The European Union has decided to make an issue of Russia’s assault on Georgia at the EU-Russia summit in Khanty-Mansiisk on June 26 and 27. This decision, and the surge of attention to Georgia within the EU, are unprecedented and were almost forced on the EU by Moscow’s overt seizure Abkhazia in progress since April. Many West Europeans who previously looked away from the situation are now seriously talking about it, though not yet acting on it.
Russia’s entrenchment in Abkhazia and pressures to subdue Georgia are challenging the overall post-Soviet international order. This view, first advanced by new member countries in the EU, is gaining ground in the internal debates on EU policy. Nevertheless, EU institutions in Brussels have only responded with feebly worded declarations to Russia’s moves thus far.
For its part, Moscow has prepared the stage for a failure of EU policy on Georgia at the Khanty-Mansiisk summit. Russia has taken further steps against Georgia in the immediate run-up to the summit. Rather than trying to defuse the tension, Moscow has chosen to keep it high. At the same time, it called for discussing the issues with Georgia on a bilateral basis, so as to minimize EU involvement. Moscow seems to expect an anemic EU response, which would contrast with the brazen provocations, thus discrediting the EU’s capacity to act and showing Russia to be the ultimate arbiter in the region.
On June 19 Lieutenant-General Aleksandr Burutin, first deputy chief of staff of Russia’s armed forces, warned that Russian “peacekeeping troops” in Abkhazia could use force against Georgia. He was speaking after Georgian police intercepted Russian soldiers bringing a truckload of rocket-propelled anti-tank projectiles illicitly into Georgian-controlled territory. In response, Burutin threatened that Russian troops would henceforth shoot in any such situation, inflict “casualties” and “bloodshed” on Georgians, and base such actions on the “CIS peacekeeping mandate.” Moreover, Burutin warned, the Russian troops’ “patience is not limitless … we can not guarantee that our servicemen will act patiently in the future” (Interfax, Zvezda TV, June 19).
Russian President Dmitry Medvedev weighed in, terming the incident an “unacceptable provocation against Russian peacekeepers, who are carrying out their work properly, in accordance with international obligations” (Itar-Tass, June 19). Those pronouncements signaled ahead of the summit that Moscow would reject any EU-proposed changes to Russia’s “peacekeeping” operation.
In parallel, Gazprom announced a project to drill for oil and gas offshore in the “Republic of Abkhazia,” in partnership with Abkhaz authorities and ignoring Georgian sovereignty (see EDM, June 23). Through this project, the state-controlled Gazprom is in effect recognizing Abkhazia’s secession from Georgia. Undoubtedly, the project had been prepared before Medvedev’s recent move from Gazprom’s chairmanship into Russia’s presidency. In both capacities he shares responsibility for this breach of international law. Gazprom’s move also affects the Black Sea continental shelf, drilling rights, and delimitation of maritime borders, issues on which Russia maintains deliberate uncertainty with regard to Ukraine as well as Georgia.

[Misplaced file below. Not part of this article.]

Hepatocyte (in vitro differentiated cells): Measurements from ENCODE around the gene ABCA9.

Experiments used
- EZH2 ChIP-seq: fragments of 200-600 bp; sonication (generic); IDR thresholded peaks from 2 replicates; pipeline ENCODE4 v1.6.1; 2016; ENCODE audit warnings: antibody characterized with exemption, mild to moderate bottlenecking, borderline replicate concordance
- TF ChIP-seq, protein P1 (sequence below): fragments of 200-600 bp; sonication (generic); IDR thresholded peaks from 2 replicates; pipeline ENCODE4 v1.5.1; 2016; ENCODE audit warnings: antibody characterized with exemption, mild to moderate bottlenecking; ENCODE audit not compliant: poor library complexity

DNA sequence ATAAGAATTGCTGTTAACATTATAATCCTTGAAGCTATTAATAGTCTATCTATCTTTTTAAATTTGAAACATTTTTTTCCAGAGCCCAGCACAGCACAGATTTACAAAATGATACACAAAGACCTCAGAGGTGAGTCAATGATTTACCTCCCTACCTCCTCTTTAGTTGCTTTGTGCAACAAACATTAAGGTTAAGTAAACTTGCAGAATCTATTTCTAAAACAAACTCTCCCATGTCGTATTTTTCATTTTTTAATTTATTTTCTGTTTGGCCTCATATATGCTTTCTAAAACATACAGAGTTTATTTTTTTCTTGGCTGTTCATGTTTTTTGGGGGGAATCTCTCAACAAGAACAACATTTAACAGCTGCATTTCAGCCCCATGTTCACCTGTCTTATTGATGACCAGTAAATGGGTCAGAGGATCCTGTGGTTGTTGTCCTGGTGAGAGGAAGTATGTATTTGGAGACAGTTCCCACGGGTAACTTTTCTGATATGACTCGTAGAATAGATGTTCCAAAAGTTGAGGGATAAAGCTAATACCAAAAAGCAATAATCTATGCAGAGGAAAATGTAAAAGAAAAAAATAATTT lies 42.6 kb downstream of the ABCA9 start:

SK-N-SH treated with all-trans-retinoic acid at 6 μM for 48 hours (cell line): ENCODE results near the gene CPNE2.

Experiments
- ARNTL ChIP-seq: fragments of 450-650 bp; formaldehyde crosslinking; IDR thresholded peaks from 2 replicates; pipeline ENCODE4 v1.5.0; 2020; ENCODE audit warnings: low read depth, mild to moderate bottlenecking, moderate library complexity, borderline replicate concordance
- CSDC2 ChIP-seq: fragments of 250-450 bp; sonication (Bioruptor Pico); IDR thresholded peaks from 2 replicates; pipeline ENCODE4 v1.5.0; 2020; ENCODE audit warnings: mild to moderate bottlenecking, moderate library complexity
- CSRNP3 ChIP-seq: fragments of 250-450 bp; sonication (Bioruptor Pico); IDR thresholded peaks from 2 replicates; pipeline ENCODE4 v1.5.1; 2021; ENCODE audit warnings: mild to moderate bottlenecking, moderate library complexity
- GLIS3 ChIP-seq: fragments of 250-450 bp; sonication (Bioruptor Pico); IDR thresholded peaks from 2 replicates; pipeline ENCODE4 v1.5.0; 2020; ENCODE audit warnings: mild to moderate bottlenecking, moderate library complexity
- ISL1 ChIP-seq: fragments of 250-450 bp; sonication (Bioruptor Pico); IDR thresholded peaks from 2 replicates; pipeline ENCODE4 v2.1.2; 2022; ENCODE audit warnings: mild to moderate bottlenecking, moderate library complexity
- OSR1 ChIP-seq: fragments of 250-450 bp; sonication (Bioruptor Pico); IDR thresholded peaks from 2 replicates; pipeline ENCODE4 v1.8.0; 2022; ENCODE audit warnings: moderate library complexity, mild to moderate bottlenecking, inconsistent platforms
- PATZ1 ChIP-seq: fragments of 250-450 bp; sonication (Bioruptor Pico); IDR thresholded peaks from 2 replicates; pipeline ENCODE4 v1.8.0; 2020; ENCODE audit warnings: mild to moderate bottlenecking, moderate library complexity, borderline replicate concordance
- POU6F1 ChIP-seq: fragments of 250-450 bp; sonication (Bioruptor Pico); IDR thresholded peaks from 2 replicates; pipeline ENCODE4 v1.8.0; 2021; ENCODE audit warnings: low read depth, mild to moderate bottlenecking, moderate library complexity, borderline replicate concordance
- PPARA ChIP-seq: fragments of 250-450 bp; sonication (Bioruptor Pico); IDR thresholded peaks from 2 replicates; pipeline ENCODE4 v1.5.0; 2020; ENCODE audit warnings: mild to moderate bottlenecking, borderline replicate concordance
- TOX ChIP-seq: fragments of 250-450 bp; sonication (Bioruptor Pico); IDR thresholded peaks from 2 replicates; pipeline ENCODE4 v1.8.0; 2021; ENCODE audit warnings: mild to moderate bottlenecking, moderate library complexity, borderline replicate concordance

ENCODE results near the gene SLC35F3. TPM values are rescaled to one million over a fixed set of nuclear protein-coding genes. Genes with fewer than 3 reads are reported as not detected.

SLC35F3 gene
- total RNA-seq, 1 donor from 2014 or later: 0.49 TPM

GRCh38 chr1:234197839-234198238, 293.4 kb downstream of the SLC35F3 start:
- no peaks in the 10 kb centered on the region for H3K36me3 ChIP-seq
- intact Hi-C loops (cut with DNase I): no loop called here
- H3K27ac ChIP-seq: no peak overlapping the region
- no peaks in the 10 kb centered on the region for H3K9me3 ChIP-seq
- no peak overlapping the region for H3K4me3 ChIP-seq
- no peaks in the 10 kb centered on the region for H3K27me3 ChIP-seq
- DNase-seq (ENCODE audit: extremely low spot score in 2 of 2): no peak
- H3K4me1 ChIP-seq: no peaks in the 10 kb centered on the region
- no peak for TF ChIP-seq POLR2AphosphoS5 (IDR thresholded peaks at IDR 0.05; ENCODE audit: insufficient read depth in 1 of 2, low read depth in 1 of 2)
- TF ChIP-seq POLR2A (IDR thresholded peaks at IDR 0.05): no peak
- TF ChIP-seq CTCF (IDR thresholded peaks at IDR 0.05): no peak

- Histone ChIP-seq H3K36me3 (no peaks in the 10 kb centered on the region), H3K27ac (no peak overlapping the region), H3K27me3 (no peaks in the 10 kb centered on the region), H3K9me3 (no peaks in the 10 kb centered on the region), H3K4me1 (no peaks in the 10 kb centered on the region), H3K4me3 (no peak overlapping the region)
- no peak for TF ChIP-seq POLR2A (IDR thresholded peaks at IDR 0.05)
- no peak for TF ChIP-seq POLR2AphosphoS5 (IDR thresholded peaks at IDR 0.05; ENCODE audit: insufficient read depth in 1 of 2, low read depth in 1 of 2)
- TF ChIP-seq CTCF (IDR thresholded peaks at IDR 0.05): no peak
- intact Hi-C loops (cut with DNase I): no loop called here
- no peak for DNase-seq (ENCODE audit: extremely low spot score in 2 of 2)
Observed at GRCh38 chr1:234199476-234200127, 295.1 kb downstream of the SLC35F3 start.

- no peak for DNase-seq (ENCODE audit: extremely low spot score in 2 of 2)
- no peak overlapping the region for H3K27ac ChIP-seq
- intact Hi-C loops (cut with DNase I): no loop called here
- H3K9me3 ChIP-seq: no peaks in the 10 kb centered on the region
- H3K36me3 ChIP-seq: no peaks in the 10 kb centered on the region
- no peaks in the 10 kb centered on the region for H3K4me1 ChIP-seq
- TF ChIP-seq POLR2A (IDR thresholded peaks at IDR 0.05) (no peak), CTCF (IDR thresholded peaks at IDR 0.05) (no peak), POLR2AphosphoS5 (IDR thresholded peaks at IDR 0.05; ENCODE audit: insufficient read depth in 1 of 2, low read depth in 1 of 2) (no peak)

Russia demonstrated in recent weeks that it could act arbitrarily in the air space over Abkhazia and the adjacent portion of the Black Sea, which is legally under Georgian control. Having shot down three Georgian unmanned, unarmed drones there, the Russian military allowed the nonexistent Abkhaz “air defense” and “air force” to claim credit for those actions, while the Abkhaz authorities claimed sovereignty in that air space. They warned against “unauthorized” flights, apparently to discourage the use of existing air corridors by international airliners; claimed the right to use Sokhumi airport for “international” flights to Russia; and demonstratively rejected the International Civil Aviation Organization’s objections (see EDM, June 23).
Abkhaz “president” Sergei Bagapsh is now calling through the Russian state media for Russian protection of Abkhazia’s maritime “border” out in the Black Sea. He presents this request as a corollary to Russia’s “sealing off” the air space and securing the ground with troops (Itar-Tass, June 24).
In a speech on June 21, Medvedev reaffirmed his view that Russia-Georgia “differences, including the problem of [breakaway] territories, should be resolved through bilateral negotiations” (Interfax, June 21). Medvedev put forward this view to Georgian President Mikheil Saakashvili during their June 6 meeting in St. Petersburg and their June 17 telephone conversation. The Kremlin misleadingly implies that Tbilisi has chosen a bilateral approach (Interfax, June 6, 17, 21, 25).
Such claims seek to divert the EU from discussing Georgia with Russia seriously at the summit and afterward. In fact, Georgia had sought bilateral dialogue with Russia all along, albeit as a part of a wider context. This would include internationalization of the Russian-controlled peacekeeping and negotiating formats, direct political talks between Tbilisi and Abkhaz authorities, and an active role for the EU in these processes.